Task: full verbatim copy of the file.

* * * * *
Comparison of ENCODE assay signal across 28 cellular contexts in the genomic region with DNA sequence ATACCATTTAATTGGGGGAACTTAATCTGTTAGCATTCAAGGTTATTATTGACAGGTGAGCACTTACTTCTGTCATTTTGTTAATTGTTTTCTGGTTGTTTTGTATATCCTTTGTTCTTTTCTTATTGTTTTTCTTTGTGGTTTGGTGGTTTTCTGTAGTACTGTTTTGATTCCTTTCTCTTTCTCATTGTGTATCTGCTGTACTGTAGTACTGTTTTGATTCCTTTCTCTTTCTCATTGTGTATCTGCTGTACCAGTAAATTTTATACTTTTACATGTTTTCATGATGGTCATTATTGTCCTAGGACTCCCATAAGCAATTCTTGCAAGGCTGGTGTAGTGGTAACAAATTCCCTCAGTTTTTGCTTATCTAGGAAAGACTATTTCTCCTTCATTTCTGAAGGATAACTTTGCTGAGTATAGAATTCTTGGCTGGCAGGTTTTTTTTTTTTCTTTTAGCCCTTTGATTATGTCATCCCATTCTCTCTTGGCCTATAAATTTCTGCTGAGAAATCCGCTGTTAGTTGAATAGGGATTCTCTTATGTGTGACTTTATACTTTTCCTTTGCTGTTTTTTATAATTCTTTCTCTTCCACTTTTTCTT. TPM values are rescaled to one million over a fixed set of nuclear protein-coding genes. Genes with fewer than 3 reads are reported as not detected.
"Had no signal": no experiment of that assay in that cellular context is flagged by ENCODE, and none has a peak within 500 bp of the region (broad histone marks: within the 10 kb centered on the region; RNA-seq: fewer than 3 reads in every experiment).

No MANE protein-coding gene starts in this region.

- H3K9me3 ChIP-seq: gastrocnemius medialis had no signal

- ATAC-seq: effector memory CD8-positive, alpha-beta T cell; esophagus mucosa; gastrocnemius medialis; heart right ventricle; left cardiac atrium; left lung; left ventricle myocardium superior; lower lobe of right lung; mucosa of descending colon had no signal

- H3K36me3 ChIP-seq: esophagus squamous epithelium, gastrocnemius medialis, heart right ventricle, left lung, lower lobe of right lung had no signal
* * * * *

Comparison of ENCODE assay signal across 28 cellular contexts in the genomic region with DNA sequence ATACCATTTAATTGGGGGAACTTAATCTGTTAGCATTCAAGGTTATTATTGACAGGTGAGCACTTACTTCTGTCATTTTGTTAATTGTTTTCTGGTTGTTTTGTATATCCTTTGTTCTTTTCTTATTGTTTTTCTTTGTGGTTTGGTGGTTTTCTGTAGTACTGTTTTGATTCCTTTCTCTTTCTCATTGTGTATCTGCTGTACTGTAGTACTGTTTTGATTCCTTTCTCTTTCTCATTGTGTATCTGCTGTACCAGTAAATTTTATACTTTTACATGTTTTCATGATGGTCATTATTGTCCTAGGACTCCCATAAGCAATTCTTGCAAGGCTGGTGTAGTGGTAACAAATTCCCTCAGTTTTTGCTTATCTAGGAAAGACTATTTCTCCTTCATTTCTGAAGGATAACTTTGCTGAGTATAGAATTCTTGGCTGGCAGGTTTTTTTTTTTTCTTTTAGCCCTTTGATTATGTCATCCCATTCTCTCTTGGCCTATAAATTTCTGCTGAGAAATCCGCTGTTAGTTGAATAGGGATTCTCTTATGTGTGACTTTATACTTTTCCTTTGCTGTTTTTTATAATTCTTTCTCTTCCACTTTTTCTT. TPM values are rescaled to one million over a fixed set of nuclear protein-coding genes. Genes with fewer than 3 reads are reported as not detected.
"Had no signal": no experiment of that assay in that cellular context is flagged by ENCODE, and none has a peak within 500 bp of the region (broad histone marks: within the 10 kb centered on the region; RNA-seq: fewer than 3 reads in every experiment).

No MANE protein-coding gene starts in this region.

- H3K9me3 ChIP-seq: gastrocnemius medialis had no signal

- ATAC-seq: effector memory CD8-positive, alpha-beta T cell; esophagus mucosa; gastrocnemius medialis; heart right ventricle; left cardiac atrium; left lung; left ventricle myocardium superior; lower lobe of right lung; mucosa of descending colon had no signal

- H3K36me3 ChIP-seq: esophagus squamous epithelium, gastrocnemius medialis, heart right ventricle, left lung, lower lobe of right lung had no signal